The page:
1927 The Return to Italy

By Meghan Mary Fate Sullivan (Stanford University)

Salvatore Ferragamo – a name synonymous with luxury and high end fashion. Indeed, most people would recognize this name, even those with no interest in designers or fashion. But while the Ferragamo brand recognition is far reaching, the fascinating story behind its creation is not quite as visible. Perhaps this is why the Museo Salvatore Ferragamo has recently created an exhibit outlining an interesting facet of Ferragamo’s story: his return to Italy and subsequent rise to success.

In a city where there are countless museums to choose from, the 1927 Return to Italy exhibit offers something new. It’s a chance to view 1920’s art, fashion, and history, but what differentiates it is how it does so through the background narrative of Ferragamo’s compelling story. The exhibit begins with a description of Ferragamo’s voyage from the United States back to Italy. After spending 12 years growing his company and crafting shoes for popular film stars in the United States, Ferragamo decided to return to his home country of Italy and settle down in Florence. Here, he continued to grow his empire by perfecting shoe designs and styling the most prominent names of his time. However, as is the case with most art, his designs and inspiration were not free from the era’s influence. For while Ferragamo was building his company, there simultaneously began a wave of cultural and political change throughout Italy.

The 1920s saw the foundation of what would soon become Italy’s Fascist regime, and this ideological shift is evident in the art and style from the time. Fascist values such as modernity and strength are noticeable throughout the artwork on display, a factor which is described in depth throughout, further adding to the historical element of the exhibit.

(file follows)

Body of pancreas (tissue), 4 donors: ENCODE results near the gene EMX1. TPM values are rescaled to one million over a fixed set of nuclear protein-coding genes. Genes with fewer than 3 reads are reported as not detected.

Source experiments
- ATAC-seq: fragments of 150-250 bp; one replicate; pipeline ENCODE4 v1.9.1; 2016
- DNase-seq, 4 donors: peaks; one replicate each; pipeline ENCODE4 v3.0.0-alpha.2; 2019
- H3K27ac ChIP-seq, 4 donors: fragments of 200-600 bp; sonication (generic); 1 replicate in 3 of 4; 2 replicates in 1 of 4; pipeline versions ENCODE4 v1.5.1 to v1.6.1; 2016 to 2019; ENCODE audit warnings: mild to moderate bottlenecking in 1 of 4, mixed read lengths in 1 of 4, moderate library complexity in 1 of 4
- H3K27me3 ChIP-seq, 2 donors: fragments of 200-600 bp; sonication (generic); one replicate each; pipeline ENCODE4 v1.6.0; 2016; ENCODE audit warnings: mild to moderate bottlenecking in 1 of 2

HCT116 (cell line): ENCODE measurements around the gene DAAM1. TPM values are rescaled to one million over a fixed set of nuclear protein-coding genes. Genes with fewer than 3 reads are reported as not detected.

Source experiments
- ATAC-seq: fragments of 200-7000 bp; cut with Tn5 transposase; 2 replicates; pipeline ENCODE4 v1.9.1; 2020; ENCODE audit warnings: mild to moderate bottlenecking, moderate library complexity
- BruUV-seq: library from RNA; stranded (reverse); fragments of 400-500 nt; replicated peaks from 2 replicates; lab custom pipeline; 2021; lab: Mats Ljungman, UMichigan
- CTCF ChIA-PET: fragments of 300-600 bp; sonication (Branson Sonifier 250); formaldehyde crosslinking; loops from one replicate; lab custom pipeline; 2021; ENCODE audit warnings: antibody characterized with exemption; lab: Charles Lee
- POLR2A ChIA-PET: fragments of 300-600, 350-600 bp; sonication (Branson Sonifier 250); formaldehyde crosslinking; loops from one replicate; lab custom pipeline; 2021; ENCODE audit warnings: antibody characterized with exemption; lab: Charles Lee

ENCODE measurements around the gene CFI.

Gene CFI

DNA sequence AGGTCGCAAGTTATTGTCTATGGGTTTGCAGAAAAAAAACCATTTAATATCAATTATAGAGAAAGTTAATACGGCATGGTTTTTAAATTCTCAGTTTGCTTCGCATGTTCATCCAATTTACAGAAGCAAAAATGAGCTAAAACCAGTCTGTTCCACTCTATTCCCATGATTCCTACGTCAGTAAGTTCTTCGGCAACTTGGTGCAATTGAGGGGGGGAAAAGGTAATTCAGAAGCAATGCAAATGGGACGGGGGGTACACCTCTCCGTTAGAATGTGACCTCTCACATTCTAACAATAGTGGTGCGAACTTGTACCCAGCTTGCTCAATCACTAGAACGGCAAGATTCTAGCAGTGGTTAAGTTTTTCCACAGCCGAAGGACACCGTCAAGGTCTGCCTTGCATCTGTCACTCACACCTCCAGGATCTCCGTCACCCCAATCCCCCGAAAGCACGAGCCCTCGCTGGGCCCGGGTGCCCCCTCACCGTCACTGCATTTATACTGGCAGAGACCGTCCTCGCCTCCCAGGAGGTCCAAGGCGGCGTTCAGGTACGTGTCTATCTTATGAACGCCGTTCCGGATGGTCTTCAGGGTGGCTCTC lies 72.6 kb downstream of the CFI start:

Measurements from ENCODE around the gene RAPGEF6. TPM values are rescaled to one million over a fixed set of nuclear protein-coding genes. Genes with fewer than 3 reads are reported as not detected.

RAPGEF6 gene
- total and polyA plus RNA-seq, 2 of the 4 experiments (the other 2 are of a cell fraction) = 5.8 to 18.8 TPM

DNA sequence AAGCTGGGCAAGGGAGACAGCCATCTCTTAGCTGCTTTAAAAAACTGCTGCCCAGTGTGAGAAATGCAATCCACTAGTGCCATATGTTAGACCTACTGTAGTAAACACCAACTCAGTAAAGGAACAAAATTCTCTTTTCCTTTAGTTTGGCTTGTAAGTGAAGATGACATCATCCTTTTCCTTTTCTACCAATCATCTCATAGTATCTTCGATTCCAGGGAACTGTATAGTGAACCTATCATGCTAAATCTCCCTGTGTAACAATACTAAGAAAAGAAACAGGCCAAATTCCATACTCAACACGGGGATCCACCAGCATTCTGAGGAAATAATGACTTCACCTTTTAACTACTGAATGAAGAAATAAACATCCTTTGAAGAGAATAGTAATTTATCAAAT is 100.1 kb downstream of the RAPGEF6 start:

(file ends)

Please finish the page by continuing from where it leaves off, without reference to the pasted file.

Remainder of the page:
The Return to Italy successfully blends together costume designs, original Ferragamo shoe designs, paintings, sculptures, history, photos and videos for a mixed media experience. The display includes Ferragamo’s personal items, such as travel papers, with corresponding background information that illustrates his history. However, there are also many artifacts and art pieces that don’t directly relate to Ferragamo and instead speak to the overall culture of the era. As one walks through the exhibit, they will observe paintings from well known artists of the time and stories of the socialites that Ferragamo dressed. The various displays are woven together through the exhibit’s nautical theme, a design choice which almost makes it feel as though you were part of Ferragamo’s fateful journey yourself.

The Museo Salvatore Ferragamo is located right off of Ponte Santa Trinita, wedged in between two dazzling Ferragamo window displays. From the street, one can see people trying on the designs and browsing the newest collections. This energetic and compelling scene is enough to draw anyone in, proven by the constant flow of shoppers moving in and out of the store. But much like Ferragamo’s story itself, there is more here than first meets the eye. Down a set of stairs, below the shoppers and the enthralling window displays, lies the 1927 Return to Italy exhibit. Here, participants are transported to a beautifully curated world of art, glamour, history, and one man’s journey to success. If you are looking for an exhibit that not only showcases art pieces, but also does so through a cohesive story, then look no further – The Return to Italy exhibit does just that.

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